Tramadol

(tram-ah-doll)
Category: Pain Reliever (Opiate-like)
Other Names for this Medication: Ultram®, Ultracet®
Common Dosage Forms: Veterinary: None. Human: 50 mg tablets; 100 mg, 200 mg, & 300 mg extended-release tablets; also available in a fixed dose combination of 37.5 mg (tramadol)/325 mg (acetaminophen) tablets (acetaminophen containing formulations not for use in cats). Tramadol may also be made (compounded) into an oral suspension or a transdermal gel.

This information sheet does not contain all available information for this medication. It is to help answer commonly asked questions and help you give the medication safely and

effectively to your animal. If you have other questions or need more information about this medication, contact your veterinarian or pharmacist.

Key Information

Y May take up to two weeks to have an effect for chronic pain.

Y May be given with or without food. If your pet vomits or acts sick after receiving the drug on an empty stomach, try giving the next dose with food or a small treat. If vomiting continues, contact your veterinarian.

Y May cause changes in alertness or behavior. Use with caution in working or service dogs.

Y The combination product with acetaminophen (Ultracet®) must NOT be used in cats.

Y Tramadol is a controlled substance in the USA. It is against the law to use, give away, or sell this medication to others than for whom it was prescribed.

How is this medication useful to your pet?

In dogs, cats, and horses, tramadol can be useful to help treat chronic (continuing) pain. This drug is usually used in combination with other drugs, including non-steroidal anti-inflammatory drugs (NSAIDs), amantadine, and gabapentin. Tramadol sometimes is used to try to reduce coughing in dogs.

The FDA (U.S. Food & Drug Administration) has approved this drug for use in humans but it is not officially approved for use in animals. The FDA does allow veterinarians to prescribe and use human products containing this drug in animals in certain situations. You and your veterinarian can discuss why this drug is the most appropriate choice.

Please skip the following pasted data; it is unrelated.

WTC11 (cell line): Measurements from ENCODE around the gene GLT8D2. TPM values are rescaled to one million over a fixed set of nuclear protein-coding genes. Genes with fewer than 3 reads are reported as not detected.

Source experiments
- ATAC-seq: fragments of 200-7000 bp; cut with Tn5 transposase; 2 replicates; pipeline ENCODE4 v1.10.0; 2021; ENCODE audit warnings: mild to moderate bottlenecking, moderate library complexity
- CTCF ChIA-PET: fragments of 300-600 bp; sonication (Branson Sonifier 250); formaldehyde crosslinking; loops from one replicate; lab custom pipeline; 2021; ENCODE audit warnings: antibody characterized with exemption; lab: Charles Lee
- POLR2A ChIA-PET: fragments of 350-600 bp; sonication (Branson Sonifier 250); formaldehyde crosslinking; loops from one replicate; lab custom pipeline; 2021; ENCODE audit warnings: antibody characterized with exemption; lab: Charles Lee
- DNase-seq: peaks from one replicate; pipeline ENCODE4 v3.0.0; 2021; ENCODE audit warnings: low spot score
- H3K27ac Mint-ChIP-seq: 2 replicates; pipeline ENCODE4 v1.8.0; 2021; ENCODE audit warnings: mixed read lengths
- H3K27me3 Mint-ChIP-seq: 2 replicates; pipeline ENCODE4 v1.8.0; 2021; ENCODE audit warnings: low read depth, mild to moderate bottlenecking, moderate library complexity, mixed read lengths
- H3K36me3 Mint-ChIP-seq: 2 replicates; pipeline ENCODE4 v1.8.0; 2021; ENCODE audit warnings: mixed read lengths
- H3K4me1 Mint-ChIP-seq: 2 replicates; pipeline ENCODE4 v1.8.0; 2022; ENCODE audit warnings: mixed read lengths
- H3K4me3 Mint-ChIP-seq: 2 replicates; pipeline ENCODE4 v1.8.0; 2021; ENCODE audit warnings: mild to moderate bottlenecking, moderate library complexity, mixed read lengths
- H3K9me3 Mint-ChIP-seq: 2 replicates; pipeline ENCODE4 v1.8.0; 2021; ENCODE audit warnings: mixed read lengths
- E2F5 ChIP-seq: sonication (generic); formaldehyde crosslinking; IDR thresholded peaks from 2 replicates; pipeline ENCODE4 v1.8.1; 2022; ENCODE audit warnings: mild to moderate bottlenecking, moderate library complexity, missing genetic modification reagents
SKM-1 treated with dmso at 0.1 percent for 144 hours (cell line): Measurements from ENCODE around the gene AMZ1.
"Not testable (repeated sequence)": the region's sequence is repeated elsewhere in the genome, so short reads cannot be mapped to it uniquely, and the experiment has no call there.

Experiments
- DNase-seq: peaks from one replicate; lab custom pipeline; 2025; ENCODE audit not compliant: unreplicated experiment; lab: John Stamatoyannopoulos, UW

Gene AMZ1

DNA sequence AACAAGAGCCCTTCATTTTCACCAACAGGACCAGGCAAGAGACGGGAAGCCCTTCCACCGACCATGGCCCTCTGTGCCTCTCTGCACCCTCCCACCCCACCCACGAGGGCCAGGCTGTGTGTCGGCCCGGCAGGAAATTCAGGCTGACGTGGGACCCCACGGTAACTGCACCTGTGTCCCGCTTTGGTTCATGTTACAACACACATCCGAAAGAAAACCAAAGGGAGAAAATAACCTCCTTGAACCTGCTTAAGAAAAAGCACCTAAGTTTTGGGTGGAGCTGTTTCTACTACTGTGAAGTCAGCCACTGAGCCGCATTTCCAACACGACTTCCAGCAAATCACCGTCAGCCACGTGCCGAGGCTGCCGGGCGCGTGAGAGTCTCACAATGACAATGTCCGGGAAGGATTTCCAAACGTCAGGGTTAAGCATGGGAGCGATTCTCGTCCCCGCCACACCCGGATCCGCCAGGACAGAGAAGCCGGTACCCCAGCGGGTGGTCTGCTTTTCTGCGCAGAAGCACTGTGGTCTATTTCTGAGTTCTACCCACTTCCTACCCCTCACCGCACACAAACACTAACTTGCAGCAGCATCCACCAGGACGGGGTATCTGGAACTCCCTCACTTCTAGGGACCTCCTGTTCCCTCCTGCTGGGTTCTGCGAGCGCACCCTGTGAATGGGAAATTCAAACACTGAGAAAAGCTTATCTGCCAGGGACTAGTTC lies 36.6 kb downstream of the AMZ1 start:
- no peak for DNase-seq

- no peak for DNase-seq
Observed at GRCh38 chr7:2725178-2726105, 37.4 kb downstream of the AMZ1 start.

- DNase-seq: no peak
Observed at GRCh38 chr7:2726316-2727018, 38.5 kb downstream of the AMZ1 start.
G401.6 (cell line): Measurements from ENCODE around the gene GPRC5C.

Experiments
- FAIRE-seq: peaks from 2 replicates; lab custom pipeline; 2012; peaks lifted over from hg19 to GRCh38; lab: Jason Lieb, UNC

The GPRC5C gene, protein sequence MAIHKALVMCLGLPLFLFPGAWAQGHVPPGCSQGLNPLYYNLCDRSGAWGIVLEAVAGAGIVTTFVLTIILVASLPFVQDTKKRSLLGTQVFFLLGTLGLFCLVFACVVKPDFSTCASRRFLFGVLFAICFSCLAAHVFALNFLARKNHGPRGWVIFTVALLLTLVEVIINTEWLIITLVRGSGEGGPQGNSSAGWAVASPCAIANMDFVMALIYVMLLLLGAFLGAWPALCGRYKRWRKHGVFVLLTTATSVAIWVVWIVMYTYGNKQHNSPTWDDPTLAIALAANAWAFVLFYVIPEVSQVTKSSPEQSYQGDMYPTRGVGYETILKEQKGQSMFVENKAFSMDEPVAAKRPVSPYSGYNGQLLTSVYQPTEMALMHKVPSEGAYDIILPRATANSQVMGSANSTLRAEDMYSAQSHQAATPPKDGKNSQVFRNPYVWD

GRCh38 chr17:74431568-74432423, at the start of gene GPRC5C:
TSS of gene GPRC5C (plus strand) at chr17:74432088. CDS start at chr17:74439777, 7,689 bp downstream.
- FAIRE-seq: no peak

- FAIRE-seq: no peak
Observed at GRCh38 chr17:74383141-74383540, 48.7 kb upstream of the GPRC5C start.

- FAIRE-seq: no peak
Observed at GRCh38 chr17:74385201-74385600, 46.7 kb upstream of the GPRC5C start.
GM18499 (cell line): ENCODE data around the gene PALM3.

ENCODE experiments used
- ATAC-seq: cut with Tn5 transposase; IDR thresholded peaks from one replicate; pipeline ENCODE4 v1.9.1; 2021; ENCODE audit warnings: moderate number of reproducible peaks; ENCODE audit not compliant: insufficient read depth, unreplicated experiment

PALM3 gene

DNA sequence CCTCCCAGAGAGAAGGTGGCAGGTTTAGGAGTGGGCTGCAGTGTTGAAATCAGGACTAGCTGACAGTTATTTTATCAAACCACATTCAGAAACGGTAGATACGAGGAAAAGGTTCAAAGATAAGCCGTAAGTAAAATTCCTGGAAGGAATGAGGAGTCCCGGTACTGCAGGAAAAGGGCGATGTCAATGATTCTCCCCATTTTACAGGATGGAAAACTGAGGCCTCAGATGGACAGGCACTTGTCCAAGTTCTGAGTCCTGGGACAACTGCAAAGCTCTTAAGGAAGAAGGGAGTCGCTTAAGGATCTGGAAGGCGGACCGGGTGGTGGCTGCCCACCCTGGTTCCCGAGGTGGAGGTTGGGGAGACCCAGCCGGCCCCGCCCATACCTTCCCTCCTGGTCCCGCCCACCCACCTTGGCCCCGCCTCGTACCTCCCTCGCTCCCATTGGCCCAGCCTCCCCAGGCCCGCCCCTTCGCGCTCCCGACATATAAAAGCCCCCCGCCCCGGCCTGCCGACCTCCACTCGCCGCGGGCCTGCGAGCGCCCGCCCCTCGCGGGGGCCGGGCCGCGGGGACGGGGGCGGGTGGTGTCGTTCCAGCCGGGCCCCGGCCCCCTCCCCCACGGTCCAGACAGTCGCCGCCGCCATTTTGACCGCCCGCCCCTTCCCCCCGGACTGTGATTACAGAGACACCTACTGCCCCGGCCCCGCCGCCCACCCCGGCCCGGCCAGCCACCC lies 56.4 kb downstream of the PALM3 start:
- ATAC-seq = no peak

What should I tell my veterinarian to see if this medication can be safely given to my pet?

Many things might affect how well this drug will work in your animal. Be sure to discuss the following with your veterinarian so together you can make the best treatment decisions.
Y Other drugs can interact with tramadol, including some other drugs

that are used for pain or behavior issues, so be sure to tell your veterinarian and pharmacist what medications (including vitamins, supplements, or herbal therapies) you give your animal, including the amount and time you give each.

Y Tell your veterinarian about any conditions or diseases your animal may have now or has had in the past.

Y If your animal has been treated for the same disease or condition in the past, tell your veterinarian about the treatment and how well it worked or didn’t work.

Y If your animal is pregnant or nursing, talk to your veterinarian about the risks of using this drug.

Y Tell your veterinarian and pharmacist about any medication side effects (including allergic reactions, lack of appetite, diarrhea, itching, hair loss) your animal has developed in the past.

When should this drug not be used or be used very carefully?

No drug is 100% safe in all patients, but your veterinarian will discuss with you any specific concerns about using this drug in your animal.

This drug SHOULD NOT be used in patients:

Y That are allergic to it.

THE COMBINATION PRODUCT CONTAINING ACETAMINOPHEN MUST NOT BE USED IN CATS.

This drug should be used WITH CAUTION in patients:

Y In animals with kidney or liver problems.

Y In animals that have epilepsy or a history of seizures (convulsions).

Y In working or service dogs, as they may become overly sedated (sleepy) and unable to perform their duties.

Y In animals that are old, sick, or debilitated (weak, frail). If your animal has any of these conditions or signs, talk to your

veterinarian about the potential risks versus benefits.

What are the side effects of the drug?

Common, but not serious side effects include:

Y Dogs: Sleepiness, dizziness, anxiety, tremors, reduced appetite, vomiting, constipation, diarrhea.

Y Cats: Dilated (large) pupils, anxiety, feeling of uneasiness.
Y Itching is commonly reported in humans taking tramadol so it

may occur in animals.

You don’t have to be overly concerned if you see any of these unless they are severe, worsen, or continue to be a problem. Contact your veterinarian if this happens.